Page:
How to Negotiate Non-Salary Benefits and Job Perks

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How to Negotiate Non-Salary Benefits and Job Perks

When you’re right out of college and have a job offer, it’s best to think about more than just the salary figure. Experts say the total compensation package is what really matters, especially for young hires who are offered entry-level pay.

If an employer can’t meet your salary needs, most are willing to offer alternative benefits to sweeten the deal. Unfortunately, many young people and recent grads are leaving money and potential perks on the table. A survey by CareerBuilder found 45% of workers ages 18 to 34 don’t try to negotiate the first job offer they receive. Of course, some employers won’t budge on salary or non-salary benefits at all, but you’ll never know until you ask.

While you’ve got the job offer in hand, take these steps to negotiate your non-salary benefits.

Step 1: Look at the whole package.

If an employer offers you a salary that’s lower than you were hoping for, think about negotiating some of those non-salary benefits instead of the bottom line. You may be offered any number of perks and benefits in addition to salary, including:

  • Health and dental plans
  • Life insurance
  • 401(k) matching
  • Flexible scheduling or telecommuting
  • Extended vacation time
  • Transportation or parking reimbursement
  • Moving costs
  • Catered lunches
  • Guaranteed severance pay
  • Cell phone reimbursement
  • Gym membership or subsidy
  • Wardrobe allowance
  • Tuition or professional development reimbursement
  • Childcare support

The most common perks you might be able to negotiate have to do with time off or away from the office. In the same survey by CareerBuilder, about 33% of employers surveyed said they would offer a flexible schedule, while 19% said they would give more vacation time and 15% would let the employee telecommute at least once per week.

Step 2: Be grateful, but take your time.

“When a student receives an offer, it’s really important to say thank you,” says Lynne Sarikas, director of the MBA Career Center at Northeastern University in Boston. “Before you start to try negotiating anything, you want to thank the employer for the opportunity (and) let them know you’re interested and excited and ask for some time to make a decision.”

During this period, you can weigh the pros and cons of the benefits that are available, as well as the base salary.

Step 3: Prioritize your perks.

To figure out your negotiating strategy, decide which additional perks would mean the most to you.  For instance, if you’re right out of college, you might not need childcare options, but you might want to ask about tuition reimbursement for continuing education. Or, if you know you’re planning to get married or have travel plans coming up, additional vacation time might be more beneficial. You can also consider other perks such as a more impressive title.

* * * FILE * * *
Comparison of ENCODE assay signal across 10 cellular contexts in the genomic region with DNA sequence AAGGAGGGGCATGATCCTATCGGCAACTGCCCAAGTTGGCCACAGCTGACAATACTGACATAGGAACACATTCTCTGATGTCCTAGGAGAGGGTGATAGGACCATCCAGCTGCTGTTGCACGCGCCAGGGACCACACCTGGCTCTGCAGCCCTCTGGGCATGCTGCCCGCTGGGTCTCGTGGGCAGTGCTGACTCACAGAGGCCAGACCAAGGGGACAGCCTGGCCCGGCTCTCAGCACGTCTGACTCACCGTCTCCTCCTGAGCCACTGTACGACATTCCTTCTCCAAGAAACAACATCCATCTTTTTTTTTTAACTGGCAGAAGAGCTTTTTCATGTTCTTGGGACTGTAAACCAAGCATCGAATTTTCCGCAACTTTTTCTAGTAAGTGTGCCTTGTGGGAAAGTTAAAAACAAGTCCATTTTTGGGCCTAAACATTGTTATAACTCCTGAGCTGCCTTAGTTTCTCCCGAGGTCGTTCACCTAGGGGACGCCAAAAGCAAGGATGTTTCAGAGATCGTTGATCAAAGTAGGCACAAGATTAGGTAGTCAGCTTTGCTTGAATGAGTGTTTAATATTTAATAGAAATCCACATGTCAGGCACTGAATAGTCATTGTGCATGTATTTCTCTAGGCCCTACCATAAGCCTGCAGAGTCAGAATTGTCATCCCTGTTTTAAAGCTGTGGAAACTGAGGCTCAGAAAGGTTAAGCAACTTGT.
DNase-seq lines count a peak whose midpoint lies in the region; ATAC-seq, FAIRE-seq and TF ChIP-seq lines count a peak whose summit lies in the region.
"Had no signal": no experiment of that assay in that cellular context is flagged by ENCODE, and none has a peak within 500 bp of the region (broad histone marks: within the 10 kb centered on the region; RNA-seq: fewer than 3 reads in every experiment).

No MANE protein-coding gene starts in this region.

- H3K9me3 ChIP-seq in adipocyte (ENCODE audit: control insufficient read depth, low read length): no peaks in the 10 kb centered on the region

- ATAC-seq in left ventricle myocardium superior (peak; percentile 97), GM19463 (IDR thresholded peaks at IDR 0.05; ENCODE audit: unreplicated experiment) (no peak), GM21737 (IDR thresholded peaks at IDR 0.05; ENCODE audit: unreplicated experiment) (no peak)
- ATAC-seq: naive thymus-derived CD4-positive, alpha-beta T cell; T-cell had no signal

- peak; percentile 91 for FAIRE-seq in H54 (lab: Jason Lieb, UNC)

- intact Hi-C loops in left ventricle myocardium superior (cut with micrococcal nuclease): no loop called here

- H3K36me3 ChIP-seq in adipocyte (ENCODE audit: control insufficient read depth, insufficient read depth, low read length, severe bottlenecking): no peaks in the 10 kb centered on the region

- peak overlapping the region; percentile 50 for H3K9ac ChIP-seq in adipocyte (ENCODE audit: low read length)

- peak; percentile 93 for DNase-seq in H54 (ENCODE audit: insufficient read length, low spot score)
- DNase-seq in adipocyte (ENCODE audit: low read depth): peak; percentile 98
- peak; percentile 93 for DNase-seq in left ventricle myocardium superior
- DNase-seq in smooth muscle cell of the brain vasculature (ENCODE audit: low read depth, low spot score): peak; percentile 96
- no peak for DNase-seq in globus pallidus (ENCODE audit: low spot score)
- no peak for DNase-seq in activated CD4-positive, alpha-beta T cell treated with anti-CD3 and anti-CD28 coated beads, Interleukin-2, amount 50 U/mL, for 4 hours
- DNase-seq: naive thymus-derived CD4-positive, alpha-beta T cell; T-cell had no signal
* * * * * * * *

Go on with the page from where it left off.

Don’t try to nickel and dime every perk or benefit. Remember that when you negotiate, you’re only making requests. If you don’t ask, you won’t get anything, but not every offer needs to be negotiated.

“Unnecessary negotiation can negatively impact your future at the company,” says Jennifer Dillenger, director of career services at Wofford College in Spartanburg, South Carolina.

Step 4: Ask.

When you’re meeting with your potential employers, have a clear sense of your priorities and lay them on the table with confidence.

“When you are in the moment, I often advise them to negotiate on behalf of somebody else, not just yourself,” says Cathy Tinsley, a professor of management at the McDonough School of Business at Georgetown University in Washington, D.C. “Especially for women who often undervalue themselves. If you imagine it’s for someone else, you would be polite and professional, but you would be firm.”

Step 5: Get your deal in writing.

Once you’ve come to an agreement, cement the deal. “A new college grad may not realize the importance of getting it in writing,” says Diane Domeyer, executive director of the Creative Group, a creative staffing agency with locations in markets throughout the United States and Canada. “While you’re negotiating terms and they say, ‘yes we can do that,’ sometimes if you don’t get it in writing, memories can be short.”

Step 6: Plan your exit strategy.

Once you start negotiating, the goal is to exit the meeting with an agreement both sides can be comfortable with. So, more than anything, you need to remain tactful in your approach to the situation.

“Do remember this negotiation is part of the first impression — don’t make them regret offering you the job!” says Mary Raymond, director of the Career Development office at Pomona College in Claremont, California.

In the end, you might have to accept that your future employer may not be willing to negotiate. Thirty-eight percent of employers surveyed by CareerBuilder said they would not be able to provide any alternative benefits, even if a candidate’s salary requirements couldn’t be reached.

Before you go into negotiations, decide whether you would still take the job if the employer were unwilling to compromise. If you reject their offer, remain respectful and grateful for the opportunity. Thank them for the offer and their time, then briefly explain why the terms of the job would not work for you at this time. Don’t forget, you never want to burn the bridge behind you.

Anna Helhoski is a staff writer covering personal finance for NerdWallet. Follow her on Twitter@AnnaHelhoski and on Google+.


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